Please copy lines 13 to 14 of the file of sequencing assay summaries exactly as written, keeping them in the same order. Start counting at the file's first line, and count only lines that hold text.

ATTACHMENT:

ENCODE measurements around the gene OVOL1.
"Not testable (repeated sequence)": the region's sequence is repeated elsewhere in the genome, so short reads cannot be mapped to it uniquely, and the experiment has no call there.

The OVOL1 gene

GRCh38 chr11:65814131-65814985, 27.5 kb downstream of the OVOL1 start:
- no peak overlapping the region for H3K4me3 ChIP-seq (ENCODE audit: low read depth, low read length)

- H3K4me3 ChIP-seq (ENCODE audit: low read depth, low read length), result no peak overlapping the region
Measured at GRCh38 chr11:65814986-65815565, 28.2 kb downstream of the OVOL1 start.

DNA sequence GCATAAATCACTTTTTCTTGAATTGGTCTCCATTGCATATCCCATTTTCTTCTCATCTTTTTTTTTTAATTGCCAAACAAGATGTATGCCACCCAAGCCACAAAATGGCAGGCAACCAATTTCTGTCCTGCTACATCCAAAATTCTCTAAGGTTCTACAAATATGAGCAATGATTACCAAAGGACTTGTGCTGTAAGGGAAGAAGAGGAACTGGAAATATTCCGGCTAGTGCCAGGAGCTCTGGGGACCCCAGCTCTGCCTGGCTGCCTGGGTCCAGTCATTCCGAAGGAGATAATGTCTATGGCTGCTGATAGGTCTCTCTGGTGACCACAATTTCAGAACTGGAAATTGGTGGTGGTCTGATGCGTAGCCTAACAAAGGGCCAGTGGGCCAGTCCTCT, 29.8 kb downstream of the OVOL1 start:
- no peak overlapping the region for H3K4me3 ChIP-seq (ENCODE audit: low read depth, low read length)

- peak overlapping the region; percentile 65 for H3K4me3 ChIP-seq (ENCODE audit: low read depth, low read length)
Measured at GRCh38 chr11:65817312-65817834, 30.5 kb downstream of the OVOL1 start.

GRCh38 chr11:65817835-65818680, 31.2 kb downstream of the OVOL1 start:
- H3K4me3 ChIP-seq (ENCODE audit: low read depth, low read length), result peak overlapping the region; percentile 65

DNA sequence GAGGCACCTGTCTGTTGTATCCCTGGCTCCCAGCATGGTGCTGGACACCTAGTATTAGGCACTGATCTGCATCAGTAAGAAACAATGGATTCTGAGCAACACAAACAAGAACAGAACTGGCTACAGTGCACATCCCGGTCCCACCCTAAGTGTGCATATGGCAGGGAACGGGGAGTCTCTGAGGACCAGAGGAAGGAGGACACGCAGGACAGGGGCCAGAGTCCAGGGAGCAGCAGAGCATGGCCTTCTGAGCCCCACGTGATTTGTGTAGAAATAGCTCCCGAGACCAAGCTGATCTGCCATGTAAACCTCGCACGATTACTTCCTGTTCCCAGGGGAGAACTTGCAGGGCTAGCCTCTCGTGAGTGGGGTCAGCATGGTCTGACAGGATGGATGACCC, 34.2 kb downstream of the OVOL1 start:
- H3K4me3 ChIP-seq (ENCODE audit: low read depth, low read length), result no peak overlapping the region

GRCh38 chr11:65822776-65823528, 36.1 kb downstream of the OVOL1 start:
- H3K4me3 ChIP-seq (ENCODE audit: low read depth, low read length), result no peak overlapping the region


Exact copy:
- H3K4me3 ChIP-seq (ENCODE audit: low read depth, low read length), result peak overlapping the region; percentile 65

DNA sequence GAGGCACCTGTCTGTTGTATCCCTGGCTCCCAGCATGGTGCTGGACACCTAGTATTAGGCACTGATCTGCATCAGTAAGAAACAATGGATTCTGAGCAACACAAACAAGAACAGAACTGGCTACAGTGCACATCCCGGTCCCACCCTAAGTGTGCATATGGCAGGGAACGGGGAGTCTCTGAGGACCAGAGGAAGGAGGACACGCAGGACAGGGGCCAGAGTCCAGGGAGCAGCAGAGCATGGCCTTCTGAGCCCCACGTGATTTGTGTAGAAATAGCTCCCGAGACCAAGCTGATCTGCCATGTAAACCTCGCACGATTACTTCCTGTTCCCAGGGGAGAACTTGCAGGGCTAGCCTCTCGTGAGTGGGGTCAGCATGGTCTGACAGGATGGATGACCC, 34.2 kb downstream of the OVOL1 start: